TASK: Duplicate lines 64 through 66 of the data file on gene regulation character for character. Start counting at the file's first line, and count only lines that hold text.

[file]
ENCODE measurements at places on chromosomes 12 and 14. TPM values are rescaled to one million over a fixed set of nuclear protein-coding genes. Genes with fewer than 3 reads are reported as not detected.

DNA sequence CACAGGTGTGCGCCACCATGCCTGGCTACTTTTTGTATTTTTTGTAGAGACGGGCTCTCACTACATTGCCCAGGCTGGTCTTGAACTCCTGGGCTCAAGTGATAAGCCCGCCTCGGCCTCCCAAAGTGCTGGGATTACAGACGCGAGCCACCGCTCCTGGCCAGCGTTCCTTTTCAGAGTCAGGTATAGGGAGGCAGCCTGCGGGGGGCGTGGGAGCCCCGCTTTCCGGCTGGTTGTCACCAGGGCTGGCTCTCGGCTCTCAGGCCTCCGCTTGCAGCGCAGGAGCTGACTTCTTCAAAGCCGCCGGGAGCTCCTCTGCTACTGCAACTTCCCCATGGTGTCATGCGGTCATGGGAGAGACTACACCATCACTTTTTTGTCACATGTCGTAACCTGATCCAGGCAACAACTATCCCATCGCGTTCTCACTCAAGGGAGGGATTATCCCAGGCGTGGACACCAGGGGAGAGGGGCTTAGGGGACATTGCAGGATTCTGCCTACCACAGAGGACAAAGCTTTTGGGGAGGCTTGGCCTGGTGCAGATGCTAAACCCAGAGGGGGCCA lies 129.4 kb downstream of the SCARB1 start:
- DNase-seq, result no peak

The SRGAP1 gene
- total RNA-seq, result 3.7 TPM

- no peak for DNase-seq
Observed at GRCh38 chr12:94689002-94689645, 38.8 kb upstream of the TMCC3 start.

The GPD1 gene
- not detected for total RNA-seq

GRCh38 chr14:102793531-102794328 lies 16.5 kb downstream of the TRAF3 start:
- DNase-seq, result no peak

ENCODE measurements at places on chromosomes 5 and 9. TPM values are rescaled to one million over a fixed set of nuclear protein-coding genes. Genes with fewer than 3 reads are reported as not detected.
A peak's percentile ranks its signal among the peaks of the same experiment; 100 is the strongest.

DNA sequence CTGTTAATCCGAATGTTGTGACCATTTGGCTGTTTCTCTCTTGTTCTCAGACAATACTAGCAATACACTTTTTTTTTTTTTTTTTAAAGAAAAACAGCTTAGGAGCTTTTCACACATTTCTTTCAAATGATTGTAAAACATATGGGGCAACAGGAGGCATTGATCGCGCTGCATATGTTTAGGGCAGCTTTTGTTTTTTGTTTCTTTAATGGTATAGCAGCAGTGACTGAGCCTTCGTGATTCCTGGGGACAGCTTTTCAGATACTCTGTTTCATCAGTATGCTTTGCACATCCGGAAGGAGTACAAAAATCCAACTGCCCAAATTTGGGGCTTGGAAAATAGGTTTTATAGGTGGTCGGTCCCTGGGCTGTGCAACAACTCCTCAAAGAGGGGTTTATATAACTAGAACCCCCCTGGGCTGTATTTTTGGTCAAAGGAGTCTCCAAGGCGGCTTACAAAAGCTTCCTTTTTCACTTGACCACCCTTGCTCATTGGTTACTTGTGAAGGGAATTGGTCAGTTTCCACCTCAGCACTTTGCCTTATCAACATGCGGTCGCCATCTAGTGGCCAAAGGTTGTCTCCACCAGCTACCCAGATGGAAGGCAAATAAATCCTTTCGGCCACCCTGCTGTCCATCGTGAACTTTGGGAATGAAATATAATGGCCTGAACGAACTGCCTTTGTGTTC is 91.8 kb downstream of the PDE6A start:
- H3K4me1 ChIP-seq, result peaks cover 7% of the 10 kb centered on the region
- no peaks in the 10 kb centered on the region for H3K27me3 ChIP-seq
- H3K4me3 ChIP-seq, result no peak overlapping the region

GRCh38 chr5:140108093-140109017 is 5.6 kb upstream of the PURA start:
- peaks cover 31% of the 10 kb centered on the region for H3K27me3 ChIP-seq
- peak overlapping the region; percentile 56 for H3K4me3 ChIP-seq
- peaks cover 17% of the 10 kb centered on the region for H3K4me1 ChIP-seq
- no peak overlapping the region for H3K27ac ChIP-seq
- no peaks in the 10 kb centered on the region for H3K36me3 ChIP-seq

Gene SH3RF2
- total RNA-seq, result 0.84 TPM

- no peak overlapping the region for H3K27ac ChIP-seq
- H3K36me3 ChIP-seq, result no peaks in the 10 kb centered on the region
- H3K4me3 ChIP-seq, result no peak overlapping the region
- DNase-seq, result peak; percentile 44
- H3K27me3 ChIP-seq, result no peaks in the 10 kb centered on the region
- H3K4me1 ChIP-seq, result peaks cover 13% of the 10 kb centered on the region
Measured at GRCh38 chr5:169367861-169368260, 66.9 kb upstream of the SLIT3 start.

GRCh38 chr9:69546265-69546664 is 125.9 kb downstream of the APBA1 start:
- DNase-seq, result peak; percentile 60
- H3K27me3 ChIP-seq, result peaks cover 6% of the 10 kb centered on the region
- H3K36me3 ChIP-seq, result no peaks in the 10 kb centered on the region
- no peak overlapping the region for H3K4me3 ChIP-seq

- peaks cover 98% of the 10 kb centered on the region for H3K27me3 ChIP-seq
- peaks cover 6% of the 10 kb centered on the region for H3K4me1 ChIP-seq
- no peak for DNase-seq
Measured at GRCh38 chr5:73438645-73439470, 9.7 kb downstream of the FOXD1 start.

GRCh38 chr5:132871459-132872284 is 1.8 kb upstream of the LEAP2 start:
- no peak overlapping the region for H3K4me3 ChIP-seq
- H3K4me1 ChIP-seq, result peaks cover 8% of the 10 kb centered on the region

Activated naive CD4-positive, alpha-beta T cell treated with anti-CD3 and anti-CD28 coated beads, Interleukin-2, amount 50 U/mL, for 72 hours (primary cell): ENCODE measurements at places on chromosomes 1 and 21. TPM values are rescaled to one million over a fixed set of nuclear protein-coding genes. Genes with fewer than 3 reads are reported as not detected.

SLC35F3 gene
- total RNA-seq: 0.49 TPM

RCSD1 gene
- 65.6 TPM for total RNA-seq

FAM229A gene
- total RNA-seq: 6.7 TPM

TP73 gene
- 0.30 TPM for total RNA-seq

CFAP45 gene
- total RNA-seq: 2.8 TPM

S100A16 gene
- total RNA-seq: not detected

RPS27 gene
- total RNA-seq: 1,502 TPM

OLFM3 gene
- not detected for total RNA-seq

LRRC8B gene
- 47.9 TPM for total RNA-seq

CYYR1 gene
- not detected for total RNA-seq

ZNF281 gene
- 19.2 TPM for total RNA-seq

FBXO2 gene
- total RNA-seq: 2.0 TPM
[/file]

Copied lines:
CYYR1 gene
- not detected for total RNA-seq

ZNF281 gene